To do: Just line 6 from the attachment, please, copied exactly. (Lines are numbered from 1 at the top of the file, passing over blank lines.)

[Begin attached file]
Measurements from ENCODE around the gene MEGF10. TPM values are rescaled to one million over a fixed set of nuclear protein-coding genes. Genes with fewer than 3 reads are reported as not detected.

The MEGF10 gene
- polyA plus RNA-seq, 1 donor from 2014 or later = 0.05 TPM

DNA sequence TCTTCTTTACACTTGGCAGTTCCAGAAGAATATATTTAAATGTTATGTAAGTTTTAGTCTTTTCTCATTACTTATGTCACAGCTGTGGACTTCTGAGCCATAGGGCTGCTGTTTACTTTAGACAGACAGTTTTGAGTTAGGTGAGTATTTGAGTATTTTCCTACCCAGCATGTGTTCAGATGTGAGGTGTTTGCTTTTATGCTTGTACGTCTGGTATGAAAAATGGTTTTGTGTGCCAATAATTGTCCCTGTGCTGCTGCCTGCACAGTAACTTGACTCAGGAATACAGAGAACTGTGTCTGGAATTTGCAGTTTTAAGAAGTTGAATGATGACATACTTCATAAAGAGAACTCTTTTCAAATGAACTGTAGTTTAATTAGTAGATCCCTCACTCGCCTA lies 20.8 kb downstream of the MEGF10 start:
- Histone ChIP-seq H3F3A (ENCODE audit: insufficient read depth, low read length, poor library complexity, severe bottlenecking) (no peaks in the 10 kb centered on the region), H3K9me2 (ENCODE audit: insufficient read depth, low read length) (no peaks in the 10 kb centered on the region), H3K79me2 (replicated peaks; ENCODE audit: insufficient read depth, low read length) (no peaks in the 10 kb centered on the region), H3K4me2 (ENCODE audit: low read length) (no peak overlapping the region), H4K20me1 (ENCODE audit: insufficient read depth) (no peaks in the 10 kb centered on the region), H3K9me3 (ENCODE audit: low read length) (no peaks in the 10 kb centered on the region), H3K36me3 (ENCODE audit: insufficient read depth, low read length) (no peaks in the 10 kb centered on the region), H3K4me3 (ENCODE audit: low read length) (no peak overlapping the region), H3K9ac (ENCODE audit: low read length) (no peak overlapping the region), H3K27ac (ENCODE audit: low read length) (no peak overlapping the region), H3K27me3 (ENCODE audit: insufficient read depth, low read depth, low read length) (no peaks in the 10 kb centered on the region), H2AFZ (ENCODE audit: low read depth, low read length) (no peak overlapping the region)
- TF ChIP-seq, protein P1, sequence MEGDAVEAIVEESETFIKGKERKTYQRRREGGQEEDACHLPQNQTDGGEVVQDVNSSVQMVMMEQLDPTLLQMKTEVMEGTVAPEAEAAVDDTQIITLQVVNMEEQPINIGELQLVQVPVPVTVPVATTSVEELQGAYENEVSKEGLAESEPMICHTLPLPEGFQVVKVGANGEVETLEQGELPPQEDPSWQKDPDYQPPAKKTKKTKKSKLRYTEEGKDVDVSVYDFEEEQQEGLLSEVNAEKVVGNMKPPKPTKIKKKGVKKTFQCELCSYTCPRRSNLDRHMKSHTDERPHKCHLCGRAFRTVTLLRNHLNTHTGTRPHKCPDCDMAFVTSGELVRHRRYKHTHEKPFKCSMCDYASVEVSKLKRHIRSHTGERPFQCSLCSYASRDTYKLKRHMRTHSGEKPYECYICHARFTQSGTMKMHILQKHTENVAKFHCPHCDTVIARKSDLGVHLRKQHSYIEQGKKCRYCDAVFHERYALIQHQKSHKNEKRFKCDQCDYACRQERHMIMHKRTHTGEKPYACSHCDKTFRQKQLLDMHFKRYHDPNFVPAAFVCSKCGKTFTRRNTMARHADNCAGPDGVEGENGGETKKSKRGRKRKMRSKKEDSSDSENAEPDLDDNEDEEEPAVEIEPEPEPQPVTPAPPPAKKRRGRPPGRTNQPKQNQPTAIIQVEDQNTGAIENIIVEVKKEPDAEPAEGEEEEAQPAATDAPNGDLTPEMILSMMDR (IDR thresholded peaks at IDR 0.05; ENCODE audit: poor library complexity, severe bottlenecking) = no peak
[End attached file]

- TF ChIP-seq, protein P1, sequence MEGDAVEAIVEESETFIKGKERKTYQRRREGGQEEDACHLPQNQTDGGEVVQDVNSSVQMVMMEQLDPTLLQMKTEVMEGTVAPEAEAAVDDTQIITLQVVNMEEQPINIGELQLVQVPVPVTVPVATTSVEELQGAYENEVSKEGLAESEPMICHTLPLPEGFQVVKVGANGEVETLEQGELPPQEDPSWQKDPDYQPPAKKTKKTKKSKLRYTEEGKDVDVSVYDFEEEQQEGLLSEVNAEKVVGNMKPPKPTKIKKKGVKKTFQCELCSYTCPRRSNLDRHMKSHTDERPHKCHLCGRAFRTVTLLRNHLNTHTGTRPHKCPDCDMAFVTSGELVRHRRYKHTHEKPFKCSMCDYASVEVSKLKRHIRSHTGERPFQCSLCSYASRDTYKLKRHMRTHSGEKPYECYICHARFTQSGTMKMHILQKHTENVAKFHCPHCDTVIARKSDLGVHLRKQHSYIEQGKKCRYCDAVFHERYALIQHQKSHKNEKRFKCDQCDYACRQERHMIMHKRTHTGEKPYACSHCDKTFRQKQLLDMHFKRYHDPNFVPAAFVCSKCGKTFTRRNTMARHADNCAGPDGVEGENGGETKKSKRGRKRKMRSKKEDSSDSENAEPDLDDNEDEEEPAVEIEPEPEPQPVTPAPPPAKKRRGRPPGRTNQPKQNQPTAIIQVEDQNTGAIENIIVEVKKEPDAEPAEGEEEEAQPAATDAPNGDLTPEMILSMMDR (IDR thresholded peaks at IDR 0.05; ENCODE audit: poor library complexity, severe bottlenecking) = no peak